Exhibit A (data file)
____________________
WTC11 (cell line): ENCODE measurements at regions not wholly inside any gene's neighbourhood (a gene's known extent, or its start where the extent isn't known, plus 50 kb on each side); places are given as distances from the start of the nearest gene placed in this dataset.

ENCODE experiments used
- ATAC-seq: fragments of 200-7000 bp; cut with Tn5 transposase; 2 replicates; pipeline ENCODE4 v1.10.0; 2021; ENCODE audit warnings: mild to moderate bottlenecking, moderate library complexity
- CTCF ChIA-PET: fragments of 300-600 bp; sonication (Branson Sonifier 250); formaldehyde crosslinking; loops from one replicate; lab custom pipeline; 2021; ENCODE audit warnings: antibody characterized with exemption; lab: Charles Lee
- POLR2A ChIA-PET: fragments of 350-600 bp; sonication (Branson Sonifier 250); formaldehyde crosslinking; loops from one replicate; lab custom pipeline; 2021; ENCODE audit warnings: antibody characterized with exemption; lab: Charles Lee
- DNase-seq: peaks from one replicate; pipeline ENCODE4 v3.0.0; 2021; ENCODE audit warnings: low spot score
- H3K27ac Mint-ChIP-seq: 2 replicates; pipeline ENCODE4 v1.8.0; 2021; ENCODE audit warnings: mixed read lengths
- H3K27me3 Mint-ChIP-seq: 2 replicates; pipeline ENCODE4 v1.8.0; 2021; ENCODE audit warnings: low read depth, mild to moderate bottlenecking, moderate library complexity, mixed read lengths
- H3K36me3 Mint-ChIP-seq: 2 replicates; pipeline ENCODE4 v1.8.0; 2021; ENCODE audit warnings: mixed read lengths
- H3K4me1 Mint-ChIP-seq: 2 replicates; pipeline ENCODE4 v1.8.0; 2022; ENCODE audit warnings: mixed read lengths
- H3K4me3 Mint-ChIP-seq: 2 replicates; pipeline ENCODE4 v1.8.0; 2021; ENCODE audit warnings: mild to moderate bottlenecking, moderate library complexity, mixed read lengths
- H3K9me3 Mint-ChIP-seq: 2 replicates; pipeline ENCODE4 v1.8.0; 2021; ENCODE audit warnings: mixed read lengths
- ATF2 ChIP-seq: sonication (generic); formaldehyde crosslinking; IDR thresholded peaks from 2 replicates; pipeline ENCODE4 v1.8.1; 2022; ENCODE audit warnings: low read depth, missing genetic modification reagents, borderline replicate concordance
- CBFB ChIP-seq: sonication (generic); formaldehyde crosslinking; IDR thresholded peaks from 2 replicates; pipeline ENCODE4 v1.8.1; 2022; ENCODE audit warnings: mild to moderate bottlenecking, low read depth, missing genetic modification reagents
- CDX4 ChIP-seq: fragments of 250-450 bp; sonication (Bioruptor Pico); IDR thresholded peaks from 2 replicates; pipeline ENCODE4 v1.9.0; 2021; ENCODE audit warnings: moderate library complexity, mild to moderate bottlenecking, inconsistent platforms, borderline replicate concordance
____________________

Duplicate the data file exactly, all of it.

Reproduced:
WTC11 (cell line): ENCODE measurements at regions not wholly inside any gene's neighbourhood (a gene's known extent, or its start where the extent isn't known, plus 50 kb on each side); places are given as distances from the start of the nearest gene placed in this dataset.

ENCODE experiments used
- ATAC-seq: fragments of 200-7000 bp; cut with Tn5 transposase; 2 replicates; pipeline ENCODE4 v1.10.0; 2021; ENCODE audit warnings: mild to moderate bottlenecking, moderate library complexity
- CTCF ChIA-PET: fragments of 300-600 bp; sonication (Branson Sonifier 250); formaldehyde crosslinking; loops from one replicate; lab custom pipeline; 2021; ENCODE audit warnings: antibody characterized with exemption; lab: Charles Lee
- POLR2A ChIA-PET: fragments of 350-600 bp; sonication (Branson Sonifier 250); formaldehyde crosslinking; loops from one replicate; lab custom pipeline; 2021; ENCODE audit warnings: antibody characterized with exemption; lab: Charles Lee
- DNase-seq: peaks from one replicate; pipeline ENCODE4 v3.0.0; 2021; ENCODE audit warnings: low spot score
- H3K27ac Mint-ChIP-seq: 2 replicates; pipeline ENCODE4 v1.8.0; 2021; ENCODE audit warnings: mixed read lengths
- H3K27me3 Mint-ChIP-seq: 2 replicates; pipeline ENCODE4 v1.8.0; 2021; ENCODE audit warnings: low read depth, mild to moderate bottlenecking, moderate library complexity, mixed read lengths
- H3K36me3 Mint-ChIP-seq: 2 replicates; pipeline ENCODE4 v1.8.0; 2021; ENCODE audit warnings: mixed read lengths
- H3K4me1 Mint-ChIP-seq: 2 replicates; pipeline ENCODE4 v1.8.0; 2022; ENCODE audit warnings: mixed read lengths
- H3K4me3 Mint-ChIP-seq: 2 replicates; pipeline ENCODE4 v1.8.0; 2021; ENCODE audit warnings: mild to moderate bottlenecking, moderate library complexity, mixed read lengths
- H3K9me3 Mint-ChIP-seq: 2 replicates; pipeline ENCODE4 v1.8.0; 2021; ENCODE audit warnings: mixed read lengths
- ATF2 ChIP-seq: sonication (generic); formaldehyde crosslinking; IDR thresholded peaks from 2 replicates; pipeline ENCODE4 v1.8.1; 2022; ENCODE audit warnings: low read depth, missing genetic modification reagents, borderline replicate concordance
- CBFB ChIP-seq: sonication (generic); formaldehyde crosslinking; IDR thresholded peaks from 2 replicates; pipeline ENCODE4 v1.8.1; 2022; ENCODE audit warnings: mild to moderate bottlenecking, low read depth, missing genetic modification reagents
- CDX4 ChIP-seq: fragments of 250-450 bp; sonication (Bioruptor Pico); IDR thresholded peaks from 2 replicates; pipeline ENCODE4 v1.9.0; 2021; ENCODE audit warnings: moderate library complexity, mild to moderate bottlenecking, inconsistent platforms, borderline replicate concordance